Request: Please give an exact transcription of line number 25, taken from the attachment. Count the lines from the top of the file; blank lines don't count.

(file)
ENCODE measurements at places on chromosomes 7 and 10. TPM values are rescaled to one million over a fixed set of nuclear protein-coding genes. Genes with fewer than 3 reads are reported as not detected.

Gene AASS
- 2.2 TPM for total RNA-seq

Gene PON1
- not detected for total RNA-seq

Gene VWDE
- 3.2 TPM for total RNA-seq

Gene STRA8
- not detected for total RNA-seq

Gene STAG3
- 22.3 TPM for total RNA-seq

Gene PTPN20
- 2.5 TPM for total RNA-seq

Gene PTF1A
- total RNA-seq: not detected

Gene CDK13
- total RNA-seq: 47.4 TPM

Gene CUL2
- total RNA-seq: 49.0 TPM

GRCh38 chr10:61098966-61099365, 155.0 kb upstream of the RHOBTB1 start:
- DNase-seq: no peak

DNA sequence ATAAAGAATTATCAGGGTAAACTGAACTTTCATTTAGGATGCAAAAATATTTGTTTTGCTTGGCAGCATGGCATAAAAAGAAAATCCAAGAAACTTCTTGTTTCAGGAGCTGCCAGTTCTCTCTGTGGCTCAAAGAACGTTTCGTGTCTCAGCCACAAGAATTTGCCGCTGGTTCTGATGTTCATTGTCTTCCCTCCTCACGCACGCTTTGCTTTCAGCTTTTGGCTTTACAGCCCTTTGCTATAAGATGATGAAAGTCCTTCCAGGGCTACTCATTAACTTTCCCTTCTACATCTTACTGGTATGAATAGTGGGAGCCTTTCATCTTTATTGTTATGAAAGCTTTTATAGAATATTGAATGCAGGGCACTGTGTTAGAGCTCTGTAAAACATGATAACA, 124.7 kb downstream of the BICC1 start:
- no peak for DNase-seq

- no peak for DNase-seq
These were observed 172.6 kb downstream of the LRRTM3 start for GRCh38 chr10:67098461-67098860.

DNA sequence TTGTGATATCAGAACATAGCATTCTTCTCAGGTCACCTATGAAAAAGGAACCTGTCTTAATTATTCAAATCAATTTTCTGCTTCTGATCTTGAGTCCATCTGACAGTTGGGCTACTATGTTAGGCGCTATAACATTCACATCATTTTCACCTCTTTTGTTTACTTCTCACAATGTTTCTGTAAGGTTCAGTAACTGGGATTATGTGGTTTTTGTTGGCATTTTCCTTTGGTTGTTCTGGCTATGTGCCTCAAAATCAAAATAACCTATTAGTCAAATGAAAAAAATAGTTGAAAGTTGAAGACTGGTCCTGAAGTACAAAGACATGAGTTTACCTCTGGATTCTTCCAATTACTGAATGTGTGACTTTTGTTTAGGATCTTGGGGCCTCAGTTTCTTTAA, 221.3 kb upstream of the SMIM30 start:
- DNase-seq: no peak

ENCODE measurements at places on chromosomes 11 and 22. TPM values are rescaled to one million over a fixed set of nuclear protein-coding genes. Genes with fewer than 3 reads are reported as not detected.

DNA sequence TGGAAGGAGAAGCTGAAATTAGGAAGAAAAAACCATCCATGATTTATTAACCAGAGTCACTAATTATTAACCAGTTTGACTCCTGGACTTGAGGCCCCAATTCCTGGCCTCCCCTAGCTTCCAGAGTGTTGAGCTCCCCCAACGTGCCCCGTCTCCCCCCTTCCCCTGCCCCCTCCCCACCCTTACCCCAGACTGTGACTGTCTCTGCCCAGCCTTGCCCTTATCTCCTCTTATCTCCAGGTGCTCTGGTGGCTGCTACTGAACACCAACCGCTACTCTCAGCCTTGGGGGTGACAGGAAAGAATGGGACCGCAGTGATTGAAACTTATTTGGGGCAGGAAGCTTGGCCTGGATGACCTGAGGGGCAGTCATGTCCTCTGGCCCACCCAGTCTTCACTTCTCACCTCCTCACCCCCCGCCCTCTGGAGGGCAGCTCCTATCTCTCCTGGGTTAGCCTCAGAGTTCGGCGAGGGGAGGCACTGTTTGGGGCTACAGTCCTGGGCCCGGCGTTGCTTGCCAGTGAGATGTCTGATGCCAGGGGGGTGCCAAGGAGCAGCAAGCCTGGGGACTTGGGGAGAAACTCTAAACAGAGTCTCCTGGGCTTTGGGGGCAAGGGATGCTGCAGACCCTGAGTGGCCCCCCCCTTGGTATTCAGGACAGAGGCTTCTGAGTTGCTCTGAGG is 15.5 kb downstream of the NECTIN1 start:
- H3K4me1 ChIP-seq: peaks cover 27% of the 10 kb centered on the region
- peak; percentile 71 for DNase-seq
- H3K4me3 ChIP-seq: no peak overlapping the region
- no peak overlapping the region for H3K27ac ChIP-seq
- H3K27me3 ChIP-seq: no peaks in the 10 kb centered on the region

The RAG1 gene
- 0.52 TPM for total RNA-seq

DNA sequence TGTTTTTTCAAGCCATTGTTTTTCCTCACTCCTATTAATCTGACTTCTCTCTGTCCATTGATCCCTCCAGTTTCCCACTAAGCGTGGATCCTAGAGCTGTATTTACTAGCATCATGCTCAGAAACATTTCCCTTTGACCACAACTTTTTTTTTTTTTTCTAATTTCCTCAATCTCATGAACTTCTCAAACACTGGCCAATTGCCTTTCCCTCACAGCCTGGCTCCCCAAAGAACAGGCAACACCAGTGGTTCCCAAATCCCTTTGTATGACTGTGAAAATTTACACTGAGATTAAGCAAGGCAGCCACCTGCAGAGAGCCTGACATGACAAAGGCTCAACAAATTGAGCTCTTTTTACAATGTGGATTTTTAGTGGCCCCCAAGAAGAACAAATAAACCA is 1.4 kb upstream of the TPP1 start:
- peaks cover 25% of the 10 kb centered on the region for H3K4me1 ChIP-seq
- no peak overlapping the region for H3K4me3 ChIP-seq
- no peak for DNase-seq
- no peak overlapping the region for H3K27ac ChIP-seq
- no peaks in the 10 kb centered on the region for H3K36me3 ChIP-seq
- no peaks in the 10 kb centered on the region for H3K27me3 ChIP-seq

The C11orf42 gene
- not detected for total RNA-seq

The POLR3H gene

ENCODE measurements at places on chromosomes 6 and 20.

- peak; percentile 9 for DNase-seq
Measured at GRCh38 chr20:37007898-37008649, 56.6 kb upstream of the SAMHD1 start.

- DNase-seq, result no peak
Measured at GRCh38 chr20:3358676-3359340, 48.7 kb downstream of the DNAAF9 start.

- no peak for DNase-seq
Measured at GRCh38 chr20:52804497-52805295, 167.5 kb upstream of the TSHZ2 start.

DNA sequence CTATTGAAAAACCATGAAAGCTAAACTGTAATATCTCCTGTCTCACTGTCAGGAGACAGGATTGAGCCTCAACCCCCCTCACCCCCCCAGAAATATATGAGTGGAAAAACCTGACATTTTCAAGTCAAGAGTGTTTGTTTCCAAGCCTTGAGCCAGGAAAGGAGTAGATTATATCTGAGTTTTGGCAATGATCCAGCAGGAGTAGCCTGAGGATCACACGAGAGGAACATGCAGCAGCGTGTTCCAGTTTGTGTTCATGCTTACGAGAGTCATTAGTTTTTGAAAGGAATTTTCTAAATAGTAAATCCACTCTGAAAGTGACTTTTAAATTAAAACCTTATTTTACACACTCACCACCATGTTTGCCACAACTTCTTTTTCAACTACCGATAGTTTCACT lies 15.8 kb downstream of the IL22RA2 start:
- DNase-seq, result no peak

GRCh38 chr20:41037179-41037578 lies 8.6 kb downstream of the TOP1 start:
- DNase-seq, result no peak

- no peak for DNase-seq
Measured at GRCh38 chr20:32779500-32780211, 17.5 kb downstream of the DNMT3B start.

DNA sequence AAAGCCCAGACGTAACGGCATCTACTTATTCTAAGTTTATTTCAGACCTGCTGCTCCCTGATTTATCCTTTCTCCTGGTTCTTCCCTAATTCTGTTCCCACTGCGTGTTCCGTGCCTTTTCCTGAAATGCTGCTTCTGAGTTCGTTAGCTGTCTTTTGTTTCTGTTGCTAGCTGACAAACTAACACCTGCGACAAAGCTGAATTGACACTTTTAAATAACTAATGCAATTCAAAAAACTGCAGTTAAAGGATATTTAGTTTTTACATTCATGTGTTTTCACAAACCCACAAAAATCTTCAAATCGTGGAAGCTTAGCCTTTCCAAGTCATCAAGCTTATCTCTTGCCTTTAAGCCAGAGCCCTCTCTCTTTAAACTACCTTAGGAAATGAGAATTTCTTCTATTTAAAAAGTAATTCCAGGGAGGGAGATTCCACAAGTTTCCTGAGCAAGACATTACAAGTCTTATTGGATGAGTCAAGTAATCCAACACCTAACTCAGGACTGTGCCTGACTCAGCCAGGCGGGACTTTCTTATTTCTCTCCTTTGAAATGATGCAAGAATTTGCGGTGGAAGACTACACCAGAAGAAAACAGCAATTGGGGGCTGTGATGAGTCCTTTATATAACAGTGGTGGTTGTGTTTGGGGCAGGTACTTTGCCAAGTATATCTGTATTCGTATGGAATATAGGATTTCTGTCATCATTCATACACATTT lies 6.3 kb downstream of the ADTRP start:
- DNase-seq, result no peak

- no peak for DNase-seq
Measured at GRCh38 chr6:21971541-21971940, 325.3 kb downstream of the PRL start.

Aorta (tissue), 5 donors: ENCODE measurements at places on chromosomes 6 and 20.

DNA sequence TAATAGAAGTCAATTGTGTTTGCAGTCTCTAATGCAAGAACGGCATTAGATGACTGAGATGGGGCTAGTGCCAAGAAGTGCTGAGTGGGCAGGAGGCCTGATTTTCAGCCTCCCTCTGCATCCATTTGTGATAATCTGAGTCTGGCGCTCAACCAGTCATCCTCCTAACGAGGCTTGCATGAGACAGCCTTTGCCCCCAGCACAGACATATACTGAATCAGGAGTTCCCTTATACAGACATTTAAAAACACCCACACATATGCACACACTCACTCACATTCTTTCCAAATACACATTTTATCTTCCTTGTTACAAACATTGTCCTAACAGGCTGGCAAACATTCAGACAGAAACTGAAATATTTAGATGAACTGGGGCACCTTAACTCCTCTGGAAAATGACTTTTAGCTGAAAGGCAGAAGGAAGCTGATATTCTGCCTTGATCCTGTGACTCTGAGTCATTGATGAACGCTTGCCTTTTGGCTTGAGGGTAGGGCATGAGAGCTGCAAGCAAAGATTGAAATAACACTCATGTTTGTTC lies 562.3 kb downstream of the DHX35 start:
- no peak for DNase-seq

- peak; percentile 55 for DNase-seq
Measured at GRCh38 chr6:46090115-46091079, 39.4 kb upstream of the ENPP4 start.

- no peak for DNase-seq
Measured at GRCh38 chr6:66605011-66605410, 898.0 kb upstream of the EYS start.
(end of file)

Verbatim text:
These were observed 172.6 kb downstream of the LRRTM3 start for GRCh38 chr10:67098461-67098860.